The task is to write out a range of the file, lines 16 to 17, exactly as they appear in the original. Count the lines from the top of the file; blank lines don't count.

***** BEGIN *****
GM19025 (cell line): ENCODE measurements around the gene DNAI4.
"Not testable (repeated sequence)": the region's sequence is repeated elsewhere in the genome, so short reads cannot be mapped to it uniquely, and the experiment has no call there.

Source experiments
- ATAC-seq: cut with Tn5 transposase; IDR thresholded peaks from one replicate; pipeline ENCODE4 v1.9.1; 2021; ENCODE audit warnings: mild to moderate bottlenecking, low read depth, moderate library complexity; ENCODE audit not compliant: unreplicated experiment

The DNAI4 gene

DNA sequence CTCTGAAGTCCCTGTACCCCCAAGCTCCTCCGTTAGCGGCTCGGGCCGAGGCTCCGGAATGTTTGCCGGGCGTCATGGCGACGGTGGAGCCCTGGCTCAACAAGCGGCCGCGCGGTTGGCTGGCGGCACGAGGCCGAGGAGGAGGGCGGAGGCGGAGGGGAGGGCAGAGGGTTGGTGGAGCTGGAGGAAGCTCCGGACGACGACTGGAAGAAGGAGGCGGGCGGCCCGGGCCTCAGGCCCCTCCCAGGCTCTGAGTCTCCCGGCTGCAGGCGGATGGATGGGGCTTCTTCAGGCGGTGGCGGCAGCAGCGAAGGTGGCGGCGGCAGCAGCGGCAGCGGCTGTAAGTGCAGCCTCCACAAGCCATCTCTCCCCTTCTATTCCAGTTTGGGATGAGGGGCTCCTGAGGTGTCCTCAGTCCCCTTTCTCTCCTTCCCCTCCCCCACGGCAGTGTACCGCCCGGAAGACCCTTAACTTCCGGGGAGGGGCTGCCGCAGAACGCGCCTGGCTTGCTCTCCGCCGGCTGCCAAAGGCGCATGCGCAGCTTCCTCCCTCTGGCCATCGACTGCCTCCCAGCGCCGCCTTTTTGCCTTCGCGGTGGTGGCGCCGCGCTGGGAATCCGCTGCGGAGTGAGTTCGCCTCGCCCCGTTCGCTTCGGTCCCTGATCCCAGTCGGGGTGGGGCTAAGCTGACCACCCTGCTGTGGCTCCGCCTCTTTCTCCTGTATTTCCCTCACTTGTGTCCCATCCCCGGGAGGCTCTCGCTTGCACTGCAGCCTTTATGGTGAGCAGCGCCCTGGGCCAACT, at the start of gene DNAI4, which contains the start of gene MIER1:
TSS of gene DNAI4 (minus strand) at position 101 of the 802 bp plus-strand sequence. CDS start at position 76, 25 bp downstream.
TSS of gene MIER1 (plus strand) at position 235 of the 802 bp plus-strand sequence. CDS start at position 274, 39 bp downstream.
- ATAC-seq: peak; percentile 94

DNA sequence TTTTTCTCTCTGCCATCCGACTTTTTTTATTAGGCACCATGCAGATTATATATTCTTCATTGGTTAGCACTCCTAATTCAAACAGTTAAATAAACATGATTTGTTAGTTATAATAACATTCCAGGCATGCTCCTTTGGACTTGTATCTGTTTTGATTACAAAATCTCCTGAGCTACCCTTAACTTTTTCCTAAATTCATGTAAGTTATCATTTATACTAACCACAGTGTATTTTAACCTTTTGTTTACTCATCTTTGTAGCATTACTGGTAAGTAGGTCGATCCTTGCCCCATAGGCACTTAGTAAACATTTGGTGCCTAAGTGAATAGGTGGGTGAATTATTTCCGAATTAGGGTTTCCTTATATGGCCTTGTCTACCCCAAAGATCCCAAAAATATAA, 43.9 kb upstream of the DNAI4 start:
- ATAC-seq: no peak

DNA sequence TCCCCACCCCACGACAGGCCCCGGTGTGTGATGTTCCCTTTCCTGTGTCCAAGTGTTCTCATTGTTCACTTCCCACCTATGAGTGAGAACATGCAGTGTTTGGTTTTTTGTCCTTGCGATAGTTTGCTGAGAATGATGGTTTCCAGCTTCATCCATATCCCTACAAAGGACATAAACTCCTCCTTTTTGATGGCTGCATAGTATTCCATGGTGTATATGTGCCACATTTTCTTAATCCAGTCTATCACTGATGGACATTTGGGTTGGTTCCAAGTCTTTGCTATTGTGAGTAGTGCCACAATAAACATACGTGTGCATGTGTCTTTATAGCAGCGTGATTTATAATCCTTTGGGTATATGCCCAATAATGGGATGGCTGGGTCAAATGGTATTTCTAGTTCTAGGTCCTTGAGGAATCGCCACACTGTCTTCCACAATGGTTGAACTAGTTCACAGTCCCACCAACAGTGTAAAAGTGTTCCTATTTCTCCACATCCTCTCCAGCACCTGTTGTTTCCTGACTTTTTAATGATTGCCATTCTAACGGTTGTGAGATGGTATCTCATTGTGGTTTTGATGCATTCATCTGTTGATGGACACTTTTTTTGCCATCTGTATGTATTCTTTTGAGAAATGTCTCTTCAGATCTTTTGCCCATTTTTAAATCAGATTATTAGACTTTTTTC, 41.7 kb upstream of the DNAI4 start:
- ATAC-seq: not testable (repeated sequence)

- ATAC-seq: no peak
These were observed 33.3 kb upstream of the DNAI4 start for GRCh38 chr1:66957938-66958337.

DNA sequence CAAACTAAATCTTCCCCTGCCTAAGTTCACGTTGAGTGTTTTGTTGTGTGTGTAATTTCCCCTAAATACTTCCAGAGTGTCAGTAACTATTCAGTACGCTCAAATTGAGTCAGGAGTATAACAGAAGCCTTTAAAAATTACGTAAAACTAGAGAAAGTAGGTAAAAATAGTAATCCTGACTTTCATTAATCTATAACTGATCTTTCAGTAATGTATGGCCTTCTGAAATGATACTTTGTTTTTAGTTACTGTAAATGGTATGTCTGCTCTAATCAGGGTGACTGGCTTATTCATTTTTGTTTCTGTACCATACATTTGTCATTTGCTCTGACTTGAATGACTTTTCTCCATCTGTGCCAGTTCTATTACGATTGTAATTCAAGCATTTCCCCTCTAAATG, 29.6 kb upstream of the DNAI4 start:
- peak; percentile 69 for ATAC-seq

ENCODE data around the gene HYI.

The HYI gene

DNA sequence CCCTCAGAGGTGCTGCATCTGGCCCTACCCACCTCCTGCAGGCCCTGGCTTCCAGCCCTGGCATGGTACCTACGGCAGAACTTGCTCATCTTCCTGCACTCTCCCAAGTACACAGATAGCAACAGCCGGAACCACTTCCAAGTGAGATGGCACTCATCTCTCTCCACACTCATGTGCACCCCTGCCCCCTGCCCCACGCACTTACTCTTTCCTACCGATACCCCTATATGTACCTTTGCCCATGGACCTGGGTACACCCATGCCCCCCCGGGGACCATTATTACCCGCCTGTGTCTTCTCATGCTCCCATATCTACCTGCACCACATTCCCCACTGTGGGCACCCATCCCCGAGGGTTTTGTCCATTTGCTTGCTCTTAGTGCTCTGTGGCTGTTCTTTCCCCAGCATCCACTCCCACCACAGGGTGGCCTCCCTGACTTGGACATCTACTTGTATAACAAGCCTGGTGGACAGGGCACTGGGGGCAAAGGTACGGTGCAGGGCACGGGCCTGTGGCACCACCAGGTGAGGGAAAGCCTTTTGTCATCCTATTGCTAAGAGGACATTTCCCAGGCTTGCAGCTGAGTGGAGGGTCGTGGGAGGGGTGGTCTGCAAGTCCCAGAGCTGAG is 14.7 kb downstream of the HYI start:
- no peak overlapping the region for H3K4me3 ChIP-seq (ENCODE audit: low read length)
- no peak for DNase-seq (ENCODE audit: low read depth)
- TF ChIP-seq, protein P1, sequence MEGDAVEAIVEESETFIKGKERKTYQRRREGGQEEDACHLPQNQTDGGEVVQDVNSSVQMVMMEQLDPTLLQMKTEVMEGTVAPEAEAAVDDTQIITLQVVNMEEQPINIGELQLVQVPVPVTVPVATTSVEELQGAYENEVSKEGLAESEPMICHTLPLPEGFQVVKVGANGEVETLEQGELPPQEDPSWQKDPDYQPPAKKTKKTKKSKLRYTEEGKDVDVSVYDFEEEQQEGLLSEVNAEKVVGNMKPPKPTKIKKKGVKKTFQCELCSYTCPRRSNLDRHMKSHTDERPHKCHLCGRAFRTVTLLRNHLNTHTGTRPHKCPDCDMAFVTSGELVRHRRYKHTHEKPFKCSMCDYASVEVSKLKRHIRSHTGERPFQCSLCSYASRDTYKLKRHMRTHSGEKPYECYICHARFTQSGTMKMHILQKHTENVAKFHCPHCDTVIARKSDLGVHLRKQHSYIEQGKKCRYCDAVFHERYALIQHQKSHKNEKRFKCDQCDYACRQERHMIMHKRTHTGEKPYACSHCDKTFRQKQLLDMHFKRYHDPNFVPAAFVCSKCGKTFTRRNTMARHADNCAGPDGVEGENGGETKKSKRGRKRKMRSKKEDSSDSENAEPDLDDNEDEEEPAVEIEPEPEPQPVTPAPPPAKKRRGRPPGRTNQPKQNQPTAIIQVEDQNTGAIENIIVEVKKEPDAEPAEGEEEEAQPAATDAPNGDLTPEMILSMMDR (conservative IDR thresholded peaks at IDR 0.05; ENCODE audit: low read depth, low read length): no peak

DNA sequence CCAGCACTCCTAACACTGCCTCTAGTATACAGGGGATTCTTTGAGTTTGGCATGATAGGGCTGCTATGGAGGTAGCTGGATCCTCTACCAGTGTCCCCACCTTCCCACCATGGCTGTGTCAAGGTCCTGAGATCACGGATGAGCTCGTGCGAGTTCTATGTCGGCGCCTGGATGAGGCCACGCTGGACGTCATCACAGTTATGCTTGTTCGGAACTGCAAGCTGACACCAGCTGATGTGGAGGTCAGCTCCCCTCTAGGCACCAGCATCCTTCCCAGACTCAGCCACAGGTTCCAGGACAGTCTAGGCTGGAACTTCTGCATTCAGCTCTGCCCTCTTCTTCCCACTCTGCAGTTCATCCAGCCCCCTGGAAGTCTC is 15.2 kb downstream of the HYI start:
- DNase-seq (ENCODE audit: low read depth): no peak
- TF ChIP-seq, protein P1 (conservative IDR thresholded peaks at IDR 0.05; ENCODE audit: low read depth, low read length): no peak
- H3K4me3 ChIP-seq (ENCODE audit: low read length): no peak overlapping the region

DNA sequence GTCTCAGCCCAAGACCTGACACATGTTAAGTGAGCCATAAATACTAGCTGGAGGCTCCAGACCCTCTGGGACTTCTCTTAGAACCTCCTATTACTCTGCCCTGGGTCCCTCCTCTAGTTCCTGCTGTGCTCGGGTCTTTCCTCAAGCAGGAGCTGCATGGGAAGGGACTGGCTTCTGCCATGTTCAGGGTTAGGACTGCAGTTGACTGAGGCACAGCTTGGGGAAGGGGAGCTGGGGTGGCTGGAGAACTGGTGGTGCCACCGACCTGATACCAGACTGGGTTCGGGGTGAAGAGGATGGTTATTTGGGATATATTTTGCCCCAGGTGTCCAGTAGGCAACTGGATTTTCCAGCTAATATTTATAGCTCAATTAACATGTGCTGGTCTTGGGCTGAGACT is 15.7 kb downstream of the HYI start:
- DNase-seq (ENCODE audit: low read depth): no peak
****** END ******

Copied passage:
DNA sequence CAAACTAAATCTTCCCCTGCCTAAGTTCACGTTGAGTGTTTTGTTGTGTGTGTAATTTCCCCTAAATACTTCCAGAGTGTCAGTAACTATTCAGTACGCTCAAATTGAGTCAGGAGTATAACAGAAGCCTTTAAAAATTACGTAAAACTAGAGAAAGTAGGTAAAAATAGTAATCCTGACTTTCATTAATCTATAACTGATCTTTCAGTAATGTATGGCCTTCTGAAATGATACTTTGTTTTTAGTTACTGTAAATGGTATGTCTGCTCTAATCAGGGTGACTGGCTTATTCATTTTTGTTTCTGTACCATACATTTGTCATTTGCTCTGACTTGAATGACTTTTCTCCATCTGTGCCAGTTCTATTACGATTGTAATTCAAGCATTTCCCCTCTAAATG, 29.6 kb upstream of the DNAI4 start:
- peak; percentile 69 for ATAC-seq